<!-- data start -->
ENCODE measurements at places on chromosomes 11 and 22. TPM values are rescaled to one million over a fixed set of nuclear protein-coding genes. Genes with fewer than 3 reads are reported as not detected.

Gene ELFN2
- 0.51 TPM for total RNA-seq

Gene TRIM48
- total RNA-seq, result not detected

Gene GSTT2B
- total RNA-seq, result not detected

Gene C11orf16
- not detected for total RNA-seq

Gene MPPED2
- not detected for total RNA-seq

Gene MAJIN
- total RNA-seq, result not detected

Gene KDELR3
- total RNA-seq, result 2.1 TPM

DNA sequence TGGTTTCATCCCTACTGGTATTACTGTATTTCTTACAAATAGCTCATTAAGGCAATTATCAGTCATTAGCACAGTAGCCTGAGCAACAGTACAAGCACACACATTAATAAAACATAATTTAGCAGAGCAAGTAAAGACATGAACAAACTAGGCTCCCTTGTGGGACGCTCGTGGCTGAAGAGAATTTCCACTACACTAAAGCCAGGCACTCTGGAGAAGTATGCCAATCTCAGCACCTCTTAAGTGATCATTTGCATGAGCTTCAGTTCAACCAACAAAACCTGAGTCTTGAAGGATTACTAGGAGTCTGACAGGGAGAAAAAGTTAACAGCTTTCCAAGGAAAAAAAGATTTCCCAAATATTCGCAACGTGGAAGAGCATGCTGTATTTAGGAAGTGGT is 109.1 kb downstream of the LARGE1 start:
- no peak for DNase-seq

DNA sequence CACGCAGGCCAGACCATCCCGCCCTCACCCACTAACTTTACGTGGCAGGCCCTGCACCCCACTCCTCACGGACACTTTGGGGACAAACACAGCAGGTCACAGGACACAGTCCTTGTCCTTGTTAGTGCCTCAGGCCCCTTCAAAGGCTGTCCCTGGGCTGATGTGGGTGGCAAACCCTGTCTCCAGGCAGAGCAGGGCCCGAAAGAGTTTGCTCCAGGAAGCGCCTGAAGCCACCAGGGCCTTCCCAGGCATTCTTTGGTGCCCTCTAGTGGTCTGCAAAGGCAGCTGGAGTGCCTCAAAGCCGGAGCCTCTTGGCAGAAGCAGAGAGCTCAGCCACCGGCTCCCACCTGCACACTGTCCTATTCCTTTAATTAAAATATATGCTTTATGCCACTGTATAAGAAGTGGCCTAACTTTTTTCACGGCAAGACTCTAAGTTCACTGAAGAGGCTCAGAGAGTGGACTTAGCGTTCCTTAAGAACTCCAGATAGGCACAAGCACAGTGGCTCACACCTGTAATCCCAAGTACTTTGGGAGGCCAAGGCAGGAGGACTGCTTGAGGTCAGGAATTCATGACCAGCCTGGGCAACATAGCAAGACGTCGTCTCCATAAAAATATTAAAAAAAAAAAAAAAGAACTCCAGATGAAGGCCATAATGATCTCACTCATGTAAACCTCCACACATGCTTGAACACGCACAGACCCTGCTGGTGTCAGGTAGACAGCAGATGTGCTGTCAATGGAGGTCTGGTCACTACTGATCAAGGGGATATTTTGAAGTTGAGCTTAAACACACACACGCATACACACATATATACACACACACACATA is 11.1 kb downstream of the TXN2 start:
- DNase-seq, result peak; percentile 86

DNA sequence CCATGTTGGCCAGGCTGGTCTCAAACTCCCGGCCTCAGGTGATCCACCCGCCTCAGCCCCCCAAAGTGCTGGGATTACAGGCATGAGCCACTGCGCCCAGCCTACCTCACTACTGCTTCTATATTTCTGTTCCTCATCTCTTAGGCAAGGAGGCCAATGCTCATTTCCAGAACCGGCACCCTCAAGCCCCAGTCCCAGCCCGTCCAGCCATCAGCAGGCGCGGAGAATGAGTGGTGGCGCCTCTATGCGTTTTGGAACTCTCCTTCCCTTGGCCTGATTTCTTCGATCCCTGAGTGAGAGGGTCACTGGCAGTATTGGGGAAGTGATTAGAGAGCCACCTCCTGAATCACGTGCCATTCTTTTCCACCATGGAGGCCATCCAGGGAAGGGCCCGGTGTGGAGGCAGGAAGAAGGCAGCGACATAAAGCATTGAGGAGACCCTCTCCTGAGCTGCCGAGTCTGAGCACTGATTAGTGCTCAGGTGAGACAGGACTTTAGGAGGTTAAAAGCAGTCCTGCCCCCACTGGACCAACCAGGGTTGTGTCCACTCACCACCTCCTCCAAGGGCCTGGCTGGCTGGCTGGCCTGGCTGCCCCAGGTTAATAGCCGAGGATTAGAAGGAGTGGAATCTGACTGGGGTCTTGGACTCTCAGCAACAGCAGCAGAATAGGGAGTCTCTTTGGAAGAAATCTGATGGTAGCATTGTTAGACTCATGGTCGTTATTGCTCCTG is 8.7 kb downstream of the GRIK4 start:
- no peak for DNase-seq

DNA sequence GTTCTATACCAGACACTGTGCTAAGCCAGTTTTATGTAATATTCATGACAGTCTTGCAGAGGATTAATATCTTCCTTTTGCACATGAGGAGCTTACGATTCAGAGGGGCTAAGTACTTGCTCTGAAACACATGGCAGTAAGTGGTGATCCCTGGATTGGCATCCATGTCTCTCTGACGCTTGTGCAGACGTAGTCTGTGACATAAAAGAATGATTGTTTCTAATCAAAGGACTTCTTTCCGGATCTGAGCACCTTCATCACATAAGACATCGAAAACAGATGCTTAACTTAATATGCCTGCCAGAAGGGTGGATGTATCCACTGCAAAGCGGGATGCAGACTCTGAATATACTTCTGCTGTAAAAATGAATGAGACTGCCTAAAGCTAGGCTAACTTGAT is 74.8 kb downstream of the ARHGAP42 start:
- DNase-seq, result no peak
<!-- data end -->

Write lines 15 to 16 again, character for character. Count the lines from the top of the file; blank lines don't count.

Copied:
- total RNA-seq, result 2.1 TPM

DNA sequence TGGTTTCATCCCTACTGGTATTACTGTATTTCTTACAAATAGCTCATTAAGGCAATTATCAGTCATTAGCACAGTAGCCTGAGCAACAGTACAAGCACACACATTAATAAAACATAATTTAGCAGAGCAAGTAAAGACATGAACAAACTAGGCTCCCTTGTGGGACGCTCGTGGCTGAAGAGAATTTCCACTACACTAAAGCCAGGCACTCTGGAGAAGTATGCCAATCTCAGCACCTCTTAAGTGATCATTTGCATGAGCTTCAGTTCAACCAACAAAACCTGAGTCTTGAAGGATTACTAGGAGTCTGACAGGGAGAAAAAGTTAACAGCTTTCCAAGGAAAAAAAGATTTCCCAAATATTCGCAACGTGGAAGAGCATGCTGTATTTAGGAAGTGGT is 109.1 kb downstream of the LARGE1 start: